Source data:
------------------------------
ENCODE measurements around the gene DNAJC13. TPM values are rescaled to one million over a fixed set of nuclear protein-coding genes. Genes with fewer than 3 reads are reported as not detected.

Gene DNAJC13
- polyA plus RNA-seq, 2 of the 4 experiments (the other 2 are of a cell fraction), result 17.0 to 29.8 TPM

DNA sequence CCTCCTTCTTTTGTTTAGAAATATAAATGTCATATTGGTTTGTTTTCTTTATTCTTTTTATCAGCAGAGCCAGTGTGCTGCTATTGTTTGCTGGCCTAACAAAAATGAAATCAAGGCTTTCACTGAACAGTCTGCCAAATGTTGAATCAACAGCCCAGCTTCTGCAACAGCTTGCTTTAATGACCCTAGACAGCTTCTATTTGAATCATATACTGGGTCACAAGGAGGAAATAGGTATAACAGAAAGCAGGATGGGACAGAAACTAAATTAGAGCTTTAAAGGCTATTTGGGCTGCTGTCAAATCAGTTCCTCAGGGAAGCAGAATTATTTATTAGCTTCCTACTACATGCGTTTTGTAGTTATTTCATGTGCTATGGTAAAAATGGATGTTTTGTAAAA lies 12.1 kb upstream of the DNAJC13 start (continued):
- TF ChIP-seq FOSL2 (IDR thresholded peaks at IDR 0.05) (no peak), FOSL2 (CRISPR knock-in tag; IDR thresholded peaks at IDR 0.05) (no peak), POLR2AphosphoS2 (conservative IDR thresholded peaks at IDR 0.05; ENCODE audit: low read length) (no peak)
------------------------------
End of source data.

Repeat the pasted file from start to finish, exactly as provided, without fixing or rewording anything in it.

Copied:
ENCODE measurements around the gene DNAJC13. TPM values are rescaled to one million over a fixed set of nuclear protein-coding genes. Genes with fewer than 3 reads are reported as not detected.

Gene DNAJC13
- polyA plus RNA-seq, 2 of the 4 experiments (the other 2 are of a cell fraction), result 17.0 to 29.8 TPM

DNA sequence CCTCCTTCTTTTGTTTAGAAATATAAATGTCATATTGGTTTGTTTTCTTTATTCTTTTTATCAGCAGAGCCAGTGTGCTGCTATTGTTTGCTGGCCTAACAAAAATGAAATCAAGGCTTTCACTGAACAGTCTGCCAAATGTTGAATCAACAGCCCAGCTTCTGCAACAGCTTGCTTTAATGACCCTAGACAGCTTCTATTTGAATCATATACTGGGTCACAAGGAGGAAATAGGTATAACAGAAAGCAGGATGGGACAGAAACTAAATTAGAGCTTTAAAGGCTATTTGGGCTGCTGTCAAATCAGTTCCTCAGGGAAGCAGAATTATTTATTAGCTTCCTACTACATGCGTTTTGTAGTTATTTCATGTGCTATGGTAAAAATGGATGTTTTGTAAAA lies 12.1 kb upstream of the DNAJC13 start (continued):
- TF ChIP-seq FOSL2 (IDR thresholded peaks at IDR 0.05) (no peak), FOSL2 (CRISPR knock-in tag; IDR thresholded peaks at IDR 0.05) (no peak), POLR2AphosphoS2 (conservative IDR thresholded peaks at IDR 0.05; ENCODE audit: low read length) (no peak)